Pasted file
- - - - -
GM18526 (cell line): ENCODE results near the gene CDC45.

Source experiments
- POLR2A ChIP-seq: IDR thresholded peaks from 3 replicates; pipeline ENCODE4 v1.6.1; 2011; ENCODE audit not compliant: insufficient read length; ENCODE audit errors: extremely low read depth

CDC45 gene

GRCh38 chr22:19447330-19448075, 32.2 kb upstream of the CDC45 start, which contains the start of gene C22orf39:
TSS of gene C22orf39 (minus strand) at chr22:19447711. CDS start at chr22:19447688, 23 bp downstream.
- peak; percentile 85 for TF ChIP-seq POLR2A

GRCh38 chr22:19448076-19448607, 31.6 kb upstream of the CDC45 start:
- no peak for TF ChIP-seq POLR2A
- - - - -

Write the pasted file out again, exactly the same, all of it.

GM18526 (cell line): ENCODE results near the gene CDC45.

Source experiments
- POLR2A ChIP-seq: IDR thresholded peaks from 3 replicates; pipeline ENCODE4 v1.6.1; 2011; ENCODE audit not compliant: insufficient read length; ENCODE audit errors: extremely low read depth

CDC45 gene

GRCh38 chr22:19447330-19448075, 32.2 kb upstream of the CDC45 start, which contains the start of gene C22orf39:
TSS of gene C22orf39 (minus strand) at chr22:19447711. CDS start at chr22:19447688, 23 bp downstream.
- peak; percentile 85 for TF ChIP-seq POLR2A

GRCh38 chr22:19448076-19448607, 31.6 kb upstream of the CDC45 start:
- no peak for TF ChIP-seq POLR2A